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Linux Command Basics: 7 commands for process management    

If you're new to Linux and need help managing your processes, these basic commands are for you.
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Suppose you find yourself exploring the Linux command line for the first time or entering into Linux administration. In that case, a low-level understanding of how to get around the terminal and complete basic tasks is essential. To help you grasps those concepts, check out my previous two articles:

However, if you feel comfortable with those concepts, we will advance your Linux knowledge a bit further in this article. We will be looking at processes and how to manage them.

So, what exactly is a process?

In Linux, a process is any active (running) instance of a program. But what is a program? Well, technically, a program is any executable file held in storage on your machine. Anytime you run a program, you have created a process. At a basic level, this is pretty easy to manage, and that is what we are going to take a look at today.

What you need to get started

I recommend that you follow along on your favorite virtual machine. That way, you can try and fail without consequence (which is definitely the best way to get comfortable at the terminal).

For this demo, I am going to start the sleep process for 500 seconds. This approach allows you to see the process without me making meaningful changes to my system.

[tcarrigan@client ~]$ sleep 500
[1]+  Stopped                 sleep 500

I then stopped the process with Ctrl+Z so that we can use our terminal.

1. List processes

To display your currently active processes, use the ps command:

[tcarrigan@client ~]$ ps
    PID TTY          TIME CMD
   2648 pts/0    00:00:00 bash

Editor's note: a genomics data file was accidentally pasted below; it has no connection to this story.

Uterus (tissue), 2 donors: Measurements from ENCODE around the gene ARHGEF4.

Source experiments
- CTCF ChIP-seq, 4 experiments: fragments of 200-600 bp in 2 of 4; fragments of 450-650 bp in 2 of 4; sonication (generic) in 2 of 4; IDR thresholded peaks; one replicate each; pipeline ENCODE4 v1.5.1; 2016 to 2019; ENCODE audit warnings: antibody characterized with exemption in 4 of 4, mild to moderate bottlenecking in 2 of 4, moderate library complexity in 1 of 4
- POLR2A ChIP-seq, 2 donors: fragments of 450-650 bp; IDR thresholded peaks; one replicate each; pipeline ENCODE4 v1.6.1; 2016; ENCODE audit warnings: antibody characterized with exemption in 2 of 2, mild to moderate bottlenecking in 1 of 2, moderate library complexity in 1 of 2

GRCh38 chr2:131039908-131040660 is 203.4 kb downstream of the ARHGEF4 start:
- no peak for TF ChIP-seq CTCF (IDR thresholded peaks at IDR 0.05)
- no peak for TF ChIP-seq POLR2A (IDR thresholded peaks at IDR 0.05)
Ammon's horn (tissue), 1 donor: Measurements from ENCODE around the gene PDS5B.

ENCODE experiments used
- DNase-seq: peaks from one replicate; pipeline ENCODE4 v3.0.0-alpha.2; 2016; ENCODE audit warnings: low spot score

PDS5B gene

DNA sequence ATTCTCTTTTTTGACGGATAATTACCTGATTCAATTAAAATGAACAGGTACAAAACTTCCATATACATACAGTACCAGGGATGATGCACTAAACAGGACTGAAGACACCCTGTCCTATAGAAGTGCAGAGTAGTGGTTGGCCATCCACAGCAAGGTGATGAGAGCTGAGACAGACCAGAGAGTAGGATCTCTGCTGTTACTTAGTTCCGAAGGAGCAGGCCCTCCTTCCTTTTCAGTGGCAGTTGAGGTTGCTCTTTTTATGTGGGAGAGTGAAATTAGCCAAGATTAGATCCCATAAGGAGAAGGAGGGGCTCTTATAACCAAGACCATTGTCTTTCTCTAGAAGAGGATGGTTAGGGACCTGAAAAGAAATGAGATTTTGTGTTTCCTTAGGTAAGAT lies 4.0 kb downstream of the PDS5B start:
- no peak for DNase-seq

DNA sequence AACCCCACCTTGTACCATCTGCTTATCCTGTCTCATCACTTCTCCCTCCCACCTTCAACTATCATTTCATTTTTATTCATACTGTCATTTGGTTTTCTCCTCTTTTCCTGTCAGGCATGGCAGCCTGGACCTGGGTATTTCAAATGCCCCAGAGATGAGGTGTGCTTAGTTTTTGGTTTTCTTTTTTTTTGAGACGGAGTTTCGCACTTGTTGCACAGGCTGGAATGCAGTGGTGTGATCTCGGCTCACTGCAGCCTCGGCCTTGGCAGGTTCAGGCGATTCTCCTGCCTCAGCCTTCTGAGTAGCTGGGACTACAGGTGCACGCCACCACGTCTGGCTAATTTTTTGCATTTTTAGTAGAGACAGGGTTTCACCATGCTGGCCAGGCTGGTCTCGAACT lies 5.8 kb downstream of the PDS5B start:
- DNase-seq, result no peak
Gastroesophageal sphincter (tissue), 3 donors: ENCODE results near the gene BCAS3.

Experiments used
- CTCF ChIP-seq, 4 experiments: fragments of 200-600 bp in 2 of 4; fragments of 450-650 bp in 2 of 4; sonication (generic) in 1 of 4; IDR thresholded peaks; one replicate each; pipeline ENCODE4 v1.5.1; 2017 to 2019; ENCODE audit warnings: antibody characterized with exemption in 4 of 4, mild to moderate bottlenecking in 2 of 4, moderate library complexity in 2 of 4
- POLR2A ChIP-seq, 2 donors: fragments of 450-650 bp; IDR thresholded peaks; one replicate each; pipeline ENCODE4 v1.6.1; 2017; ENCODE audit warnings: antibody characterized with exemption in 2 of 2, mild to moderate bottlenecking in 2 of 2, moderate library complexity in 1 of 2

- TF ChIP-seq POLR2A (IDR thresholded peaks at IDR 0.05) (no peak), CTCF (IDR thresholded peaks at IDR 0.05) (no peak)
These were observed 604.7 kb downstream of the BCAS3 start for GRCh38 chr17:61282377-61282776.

3293 pts/0    00:00:00 sleep
   3300 pts/0    00:00:00 ps

Here you get a little information about the active processes on your system. You will want to pay attention to the PID (unique process ID), the TIME (amount of time that the process has been running), and the CMD (the command executed to launch the process).

2. Verbose list (processes)

To see an incredibly detailed list of processes, you can use the ps aux command.

  • a - all users
  • u - shows the user/owner
  • x - displays processes not executed in the terminal (making the output rather long)

You can see the command here (output edited for length):

[tcarrigan@client ~]$ ps aux
tcarrig+    3293  0.0  0.0 215292   520 pts/0    T    13:41   0:00 sleep 500
root        3380  0.0  0.0      0     0 ?        I    13:45   0:00 [kworker/1:1-mm_percpu_wq]
root        3381  0.0  0.0      0     0 ?        I    13:45   0:00 [kworker/1:3]
root        3398  0.0  0.0      0     0 ?        I    13:46   0:00 [kworker/3:2-ata_sff]
root        3481  0.0  0.0      0     0 ?        I    13:50   0:00 [kworker/u8:2-flush-253:0]
root        3482  0.0  0.0      0     0 ?        I    13:50   0:00 [kworker/0:1-events]
root        3483  0.0  0.0      0     0 ?        I    13:50   0:00 [kworker/0:2]
root        3508  0.0  0.0      0     0 ?        I    13:51   0:00 [kworker/3:0-ata_sff]
root        3511  0.0  0.0  18892  7732 ?        S    13:52   0:00 systemd-userwork
root        3512  0.0  0.0  18892  7656 ?        S    13:52   0:00 systemd-userwork
root        3513  0.0  0.0  18892  7656 ?        S    13:52   0:00 systemd-userwork
root        3566  0.4  0.0 432792  8024 ?        Ssl  13:54   0:00 /usr/libexec/fprintd
tcarrig+    3598  0.0  0.0 228208  3948 pts/0    R+   13:54   0:00 ps aux